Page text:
How to use visual methods to promote health among adolescents: A qualitative study of school nursing
AuthorLaholt, H; Guillemin, M; McLeod, K; Beddari, E; Lorem, G
Source TitleJournal of Clinical Nursing
University of Melbourne Author/sGuillemin, Marilys
AffiliationMedicine Dentistry & Health Sciences
Document TypeJournal Article
CitationsLaholt, H., Guillemin, M., McLeod, K., Beddari, E. & Lorem, G. (2019). How to use visual methods to promote health among adolescents: A qualitative study of school nursing. JOURNAL OF CLINICAL NURSING, 28 (13-14), pp.2688-2695. https://doi.org/10.1111/jocn.14878.
Access StatusOpen Access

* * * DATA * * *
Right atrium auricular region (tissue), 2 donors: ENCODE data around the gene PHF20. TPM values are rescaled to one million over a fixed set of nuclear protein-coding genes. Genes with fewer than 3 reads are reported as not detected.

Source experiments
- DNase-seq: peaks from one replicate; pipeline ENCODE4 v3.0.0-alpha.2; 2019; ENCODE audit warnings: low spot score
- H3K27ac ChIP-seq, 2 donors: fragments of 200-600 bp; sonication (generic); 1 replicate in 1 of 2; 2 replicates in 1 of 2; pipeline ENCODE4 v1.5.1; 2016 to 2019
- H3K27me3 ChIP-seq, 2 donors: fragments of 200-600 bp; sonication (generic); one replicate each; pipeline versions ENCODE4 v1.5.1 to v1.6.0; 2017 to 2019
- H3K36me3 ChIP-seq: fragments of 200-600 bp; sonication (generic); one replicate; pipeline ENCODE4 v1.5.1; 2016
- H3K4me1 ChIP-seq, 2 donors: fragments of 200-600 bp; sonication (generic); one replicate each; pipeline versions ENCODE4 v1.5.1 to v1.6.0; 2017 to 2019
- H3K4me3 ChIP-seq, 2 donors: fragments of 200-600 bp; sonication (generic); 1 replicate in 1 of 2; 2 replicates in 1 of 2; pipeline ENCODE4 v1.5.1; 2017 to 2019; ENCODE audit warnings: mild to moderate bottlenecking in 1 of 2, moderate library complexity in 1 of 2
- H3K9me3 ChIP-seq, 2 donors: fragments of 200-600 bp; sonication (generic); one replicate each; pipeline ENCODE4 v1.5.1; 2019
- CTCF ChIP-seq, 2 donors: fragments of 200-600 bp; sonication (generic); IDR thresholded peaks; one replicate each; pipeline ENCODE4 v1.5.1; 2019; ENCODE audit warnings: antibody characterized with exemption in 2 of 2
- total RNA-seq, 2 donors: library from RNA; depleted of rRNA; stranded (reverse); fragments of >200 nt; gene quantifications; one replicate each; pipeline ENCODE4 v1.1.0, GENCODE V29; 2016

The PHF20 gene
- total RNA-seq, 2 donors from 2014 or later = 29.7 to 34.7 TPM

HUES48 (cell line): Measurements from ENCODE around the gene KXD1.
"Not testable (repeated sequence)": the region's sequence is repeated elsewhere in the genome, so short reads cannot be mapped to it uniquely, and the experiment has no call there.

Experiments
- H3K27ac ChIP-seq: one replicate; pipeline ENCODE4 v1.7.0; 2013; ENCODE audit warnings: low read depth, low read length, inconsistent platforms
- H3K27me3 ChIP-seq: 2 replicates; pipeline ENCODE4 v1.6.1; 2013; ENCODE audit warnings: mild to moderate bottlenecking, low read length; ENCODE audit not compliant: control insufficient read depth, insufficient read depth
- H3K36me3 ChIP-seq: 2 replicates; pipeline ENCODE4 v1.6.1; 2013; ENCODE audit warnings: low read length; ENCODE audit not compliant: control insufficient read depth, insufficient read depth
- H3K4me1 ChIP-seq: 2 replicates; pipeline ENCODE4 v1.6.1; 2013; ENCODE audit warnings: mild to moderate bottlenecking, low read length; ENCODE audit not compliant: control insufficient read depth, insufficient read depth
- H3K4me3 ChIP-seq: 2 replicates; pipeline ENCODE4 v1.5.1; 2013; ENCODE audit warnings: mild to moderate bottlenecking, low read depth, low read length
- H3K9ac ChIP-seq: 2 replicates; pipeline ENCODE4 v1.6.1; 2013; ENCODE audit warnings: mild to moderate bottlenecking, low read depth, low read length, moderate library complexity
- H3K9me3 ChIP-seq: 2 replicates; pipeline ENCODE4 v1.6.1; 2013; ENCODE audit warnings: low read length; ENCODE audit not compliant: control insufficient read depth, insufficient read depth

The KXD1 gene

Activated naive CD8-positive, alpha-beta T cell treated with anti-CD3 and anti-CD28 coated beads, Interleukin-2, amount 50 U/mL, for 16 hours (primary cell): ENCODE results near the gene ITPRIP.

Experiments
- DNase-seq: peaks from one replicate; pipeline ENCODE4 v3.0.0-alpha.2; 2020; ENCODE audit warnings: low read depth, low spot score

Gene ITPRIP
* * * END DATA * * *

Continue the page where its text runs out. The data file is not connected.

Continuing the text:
AIMS AND OBJECTIVES: Public health nurses attended a 3-day course to learn the use of visual methods in health dialogue with adolescents. The aim of this study was to explore how to use visual methods to promote health among adolescents in a school nursing context. BACKGROUND: Photovoice is a visualising technique that enables adolescents to participate in health promotion projects in a school setting. Photovoice also enhances work of public health nurses and other health professionals. DESIGN: This was a qualitative action research study. We developed and conducted a course in visual methods and used data from focus group discussions in combination with participant observations involving public health nurses working in school health services. METHODS: We conducted focus group interviews (n = 40) using separate semi-structured discussion guides before and after a course in visual methods. The interviews were audio recorded and transcribed verbatim, and we documented the workshops (n = 8) through field notes. We collected the data from January-October 2016. Data were analysed and coded into themes and subthemes using systematic text condensation. We reported the study in accordance with the COREQ checklist. FINDINGS: Public health nurses found photovoice useful in school nursing. The use of images offered pupils an active role in dialogues and more control in defining the topics and presenting their stories. When nurses allowed adolescents to bring images into conversations, they discovered new insights into public health promotion. The public health nurses pointed out the benefits and challenges of using new methods in practice. CONCLUSION: Public health nurses considered photovoice to be useful in health promotion and other public health issues. Involving pupils in bringing images to conversations offered them an active role and voice in health promotion. RELEVANCE TO CLINICAL PRACTICE: We recommend the use of photovoice and visual technologies (e.g., smartphones) in health promotion activities for adolescents.
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